Finally upgraded my ThinkPad X40’s memory!


Last year I picked up a second hand ThinkPad X40 for a ridiculously cheap price, and this afternoon I finally got around to adding more memory. In a Department of Obviousness exclusive, it made an already stunningly awesome machine ever better!

Default configuration

IBM originally sold the ThinkPad X40 with 512MiB of memory soldered onto the motherboard and an empty PC-2700 333MHz slot for upgrading.

Unfortunately IBM manufactured several distinct models of the X40 which have different memory ceilings; you can find out which one you have by looking at the IBM label on the underside of the case. advised me my 7290 supported a maximum 1GiB of extra memory, so I want to Sim Lim Square and was lucky enough to still find a shop selling it!

I went with a Kingston 1GiB module for SG$75 and it's been working great :).

Day to day performance

I couldn't really tell any difference in performance booting FreeBSD, but Fedora 12 was somewhat faster. The real difference came down in operation; with 512MiB of memory I could get to a pretty Gnome or Xfce desktop but as soon as I loaded up a few tabs in Firefox things would start slowing down. Looking now I have 13 tabs open and the machine is just as fast as when I booted it!

Last year I was disappointed that I couldn't try OpenSolaris on this machine because it didn't meet it's memory requirements, but I suppose now I could give that a shot too. Now that Oracle owns Sun now though, I'm less enthusiastic at that prospect.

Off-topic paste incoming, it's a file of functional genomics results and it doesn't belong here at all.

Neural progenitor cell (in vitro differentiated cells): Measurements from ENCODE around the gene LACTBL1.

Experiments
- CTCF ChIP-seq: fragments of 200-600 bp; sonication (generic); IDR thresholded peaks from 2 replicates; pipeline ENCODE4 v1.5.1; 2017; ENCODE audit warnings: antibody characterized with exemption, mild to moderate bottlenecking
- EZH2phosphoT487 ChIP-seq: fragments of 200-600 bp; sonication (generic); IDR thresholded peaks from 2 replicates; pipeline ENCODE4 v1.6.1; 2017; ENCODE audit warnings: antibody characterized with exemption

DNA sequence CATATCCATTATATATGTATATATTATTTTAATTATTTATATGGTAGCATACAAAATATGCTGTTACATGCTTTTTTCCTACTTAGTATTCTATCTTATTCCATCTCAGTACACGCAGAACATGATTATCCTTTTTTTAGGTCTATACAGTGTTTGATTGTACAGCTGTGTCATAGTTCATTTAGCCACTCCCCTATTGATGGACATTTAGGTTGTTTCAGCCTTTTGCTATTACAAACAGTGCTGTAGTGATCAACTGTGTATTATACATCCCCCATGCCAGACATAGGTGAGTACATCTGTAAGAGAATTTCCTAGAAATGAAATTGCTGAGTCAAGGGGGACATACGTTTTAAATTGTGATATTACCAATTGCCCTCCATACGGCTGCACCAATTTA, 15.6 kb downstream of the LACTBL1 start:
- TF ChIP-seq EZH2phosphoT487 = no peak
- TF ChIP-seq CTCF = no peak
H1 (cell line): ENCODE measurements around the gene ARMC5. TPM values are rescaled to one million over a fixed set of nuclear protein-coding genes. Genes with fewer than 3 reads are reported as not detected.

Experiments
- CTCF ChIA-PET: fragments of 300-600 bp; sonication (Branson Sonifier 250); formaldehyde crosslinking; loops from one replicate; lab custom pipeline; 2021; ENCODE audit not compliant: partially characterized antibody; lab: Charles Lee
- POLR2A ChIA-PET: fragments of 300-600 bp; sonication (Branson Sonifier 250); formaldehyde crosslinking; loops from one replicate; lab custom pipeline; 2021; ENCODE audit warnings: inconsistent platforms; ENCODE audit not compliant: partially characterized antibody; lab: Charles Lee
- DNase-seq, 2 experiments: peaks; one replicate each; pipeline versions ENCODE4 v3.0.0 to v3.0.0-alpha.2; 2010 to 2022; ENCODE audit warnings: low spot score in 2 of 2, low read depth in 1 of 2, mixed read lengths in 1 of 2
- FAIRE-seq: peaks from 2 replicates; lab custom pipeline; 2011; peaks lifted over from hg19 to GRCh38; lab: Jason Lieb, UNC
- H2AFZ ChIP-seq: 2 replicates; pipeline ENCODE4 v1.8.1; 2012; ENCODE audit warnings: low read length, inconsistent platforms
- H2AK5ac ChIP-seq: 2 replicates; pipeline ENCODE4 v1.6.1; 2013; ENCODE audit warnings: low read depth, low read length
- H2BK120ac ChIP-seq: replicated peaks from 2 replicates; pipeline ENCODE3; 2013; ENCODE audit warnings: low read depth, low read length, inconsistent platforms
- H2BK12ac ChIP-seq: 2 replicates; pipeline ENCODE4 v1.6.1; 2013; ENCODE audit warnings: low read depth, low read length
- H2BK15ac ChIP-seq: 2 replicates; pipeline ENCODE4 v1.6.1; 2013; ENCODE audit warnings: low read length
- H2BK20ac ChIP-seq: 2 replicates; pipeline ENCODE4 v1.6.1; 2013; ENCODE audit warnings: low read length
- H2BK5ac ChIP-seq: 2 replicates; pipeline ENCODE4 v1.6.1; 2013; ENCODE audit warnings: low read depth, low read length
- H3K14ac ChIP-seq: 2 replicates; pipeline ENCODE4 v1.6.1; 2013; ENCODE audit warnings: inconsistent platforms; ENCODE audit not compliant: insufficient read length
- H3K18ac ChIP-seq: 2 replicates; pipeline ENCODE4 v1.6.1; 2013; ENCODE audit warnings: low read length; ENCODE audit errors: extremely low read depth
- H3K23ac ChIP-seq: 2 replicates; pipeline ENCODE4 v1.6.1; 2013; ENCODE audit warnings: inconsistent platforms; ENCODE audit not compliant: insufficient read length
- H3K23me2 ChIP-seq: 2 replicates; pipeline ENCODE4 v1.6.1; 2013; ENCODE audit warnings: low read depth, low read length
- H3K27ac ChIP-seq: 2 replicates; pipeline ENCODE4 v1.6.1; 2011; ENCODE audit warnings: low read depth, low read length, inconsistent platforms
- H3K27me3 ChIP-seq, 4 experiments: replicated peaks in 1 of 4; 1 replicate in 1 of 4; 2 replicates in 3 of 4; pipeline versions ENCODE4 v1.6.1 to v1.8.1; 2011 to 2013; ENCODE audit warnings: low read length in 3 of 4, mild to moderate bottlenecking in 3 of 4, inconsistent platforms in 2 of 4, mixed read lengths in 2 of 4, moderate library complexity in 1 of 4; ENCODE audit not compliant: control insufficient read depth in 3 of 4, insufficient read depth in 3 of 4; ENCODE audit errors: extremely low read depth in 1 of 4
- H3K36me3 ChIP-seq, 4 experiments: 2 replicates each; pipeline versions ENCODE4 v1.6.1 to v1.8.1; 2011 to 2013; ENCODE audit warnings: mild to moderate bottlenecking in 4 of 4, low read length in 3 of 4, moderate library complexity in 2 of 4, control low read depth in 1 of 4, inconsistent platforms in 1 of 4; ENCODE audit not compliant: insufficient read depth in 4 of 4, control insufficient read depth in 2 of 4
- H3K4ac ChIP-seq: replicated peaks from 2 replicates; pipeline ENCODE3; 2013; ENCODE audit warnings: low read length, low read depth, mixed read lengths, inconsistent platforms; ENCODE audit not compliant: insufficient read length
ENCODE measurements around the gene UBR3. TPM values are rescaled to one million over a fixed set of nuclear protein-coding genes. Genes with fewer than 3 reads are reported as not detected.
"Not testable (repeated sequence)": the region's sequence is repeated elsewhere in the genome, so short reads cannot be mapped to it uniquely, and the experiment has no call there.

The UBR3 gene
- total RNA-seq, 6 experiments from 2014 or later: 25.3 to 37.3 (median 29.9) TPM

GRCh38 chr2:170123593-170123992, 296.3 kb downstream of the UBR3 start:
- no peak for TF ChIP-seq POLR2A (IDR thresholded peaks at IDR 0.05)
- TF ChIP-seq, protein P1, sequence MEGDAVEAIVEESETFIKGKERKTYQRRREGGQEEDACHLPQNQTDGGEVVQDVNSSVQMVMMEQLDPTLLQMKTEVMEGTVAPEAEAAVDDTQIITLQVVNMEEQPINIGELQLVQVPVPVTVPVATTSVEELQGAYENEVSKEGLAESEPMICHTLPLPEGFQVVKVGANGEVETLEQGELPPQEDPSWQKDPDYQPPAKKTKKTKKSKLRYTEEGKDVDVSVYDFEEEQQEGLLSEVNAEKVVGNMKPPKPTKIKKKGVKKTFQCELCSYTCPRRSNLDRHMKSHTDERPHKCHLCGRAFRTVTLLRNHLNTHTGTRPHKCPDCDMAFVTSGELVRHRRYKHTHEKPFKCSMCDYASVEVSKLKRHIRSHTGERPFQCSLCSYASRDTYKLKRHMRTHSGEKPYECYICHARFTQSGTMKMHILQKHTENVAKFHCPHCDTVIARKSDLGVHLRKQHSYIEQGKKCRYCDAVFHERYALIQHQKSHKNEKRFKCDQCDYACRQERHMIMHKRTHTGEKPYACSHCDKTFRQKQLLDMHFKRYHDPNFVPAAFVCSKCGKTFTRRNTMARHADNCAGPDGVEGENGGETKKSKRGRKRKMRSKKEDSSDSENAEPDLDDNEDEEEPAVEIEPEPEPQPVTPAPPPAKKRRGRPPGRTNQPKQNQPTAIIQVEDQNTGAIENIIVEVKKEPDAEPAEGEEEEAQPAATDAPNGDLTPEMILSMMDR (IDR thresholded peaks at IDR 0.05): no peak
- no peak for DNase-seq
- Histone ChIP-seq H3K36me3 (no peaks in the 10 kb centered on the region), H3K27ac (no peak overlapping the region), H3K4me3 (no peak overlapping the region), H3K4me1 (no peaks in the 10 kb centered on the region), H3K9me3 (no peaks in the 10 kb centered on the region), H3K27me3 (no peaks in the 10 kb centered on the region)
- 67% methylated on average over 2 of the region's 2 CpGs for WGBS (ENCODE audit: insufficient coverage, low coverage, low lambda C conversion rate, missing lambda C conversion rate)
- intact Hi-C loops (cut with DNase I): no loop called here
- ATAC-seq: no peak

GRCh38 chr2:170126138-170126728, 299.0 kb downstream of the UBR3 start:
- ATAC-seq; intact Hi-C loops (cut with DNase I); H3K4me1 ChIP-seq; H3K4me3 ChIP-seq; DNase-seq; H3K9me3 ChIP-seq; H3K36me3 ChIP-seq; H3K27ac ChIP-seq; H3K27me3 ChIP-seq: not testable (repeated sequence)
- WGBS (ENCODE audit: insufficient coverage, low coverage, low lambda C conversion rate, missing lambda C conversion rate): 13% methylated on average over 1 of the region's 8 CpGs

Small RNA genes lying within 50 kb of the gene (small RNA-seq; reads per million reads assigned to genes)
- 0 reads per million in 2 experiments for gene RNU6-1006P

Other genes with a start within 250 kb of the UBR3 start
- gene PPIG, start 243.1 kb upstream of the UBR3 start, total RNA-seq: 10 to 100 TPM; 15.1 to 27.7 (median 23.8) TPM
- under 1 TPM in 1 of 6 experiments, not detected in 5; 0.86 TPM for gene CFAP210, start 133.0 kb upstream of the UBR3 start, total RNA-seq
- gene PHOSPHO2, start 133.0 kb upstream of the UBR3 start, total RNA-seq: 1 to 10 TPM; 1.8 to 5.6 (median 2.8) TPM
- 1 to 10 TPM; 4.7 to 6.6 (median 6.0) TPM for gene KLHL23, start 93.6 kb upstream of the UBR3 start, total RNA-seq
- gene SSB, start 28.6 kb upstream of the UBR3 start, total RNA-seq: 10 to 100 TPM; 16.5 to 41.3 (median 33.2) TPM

My ThinkPad X40


I bought this X40 for cheap because I thought it'd be a nice little netbook with a keyboard that's actually usable, but I'm surprised at how much production work I'm now getting done on it!

In light of this, the next step is to upgrade Fedora to 13! Oh yeah and the hard drive. The only design problem with the X40 is it uses a 1.8 inch ZIF hard drive which means most magnetic and SLC solid state drives for it are either painfully expensive or simply unavailable.

The performance of the current hard drive is acceptable and it's still in excellent health considering it's age, but this post on about using a CF card intrigues me. Apparently read/write cycles in modern CF cards have been drastically improved from the mean old days, and it would be a great way to improve battery life and add even more performance.

I left a comment for posterity :).

Last year I bought a used ThinkPad X40 to use as a lightweight alternative to my heavy MacBook Pro. One of the best investments I’ve ever made, I LOVE this machine! And as Mario said here, the keyboard is so much better than a netbook, even if Dave Winer shot me down in flames for suggesting so on ;).

The original 40GB HDD still works in mine, but I’m intrigued about what performance improvement I’d get from using a CF card and a ZIF-CF adaptor. The general responsiveness of FreeBSD and Fedora are both fine, but booting is a bit slow and initial booting takes a while.

Thanks for your post, I’ll be checking this out :)

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Ruben Schade is a technical writer and infrastructure architect in Sydney, Australia who refers to himself in the third person. Hi!

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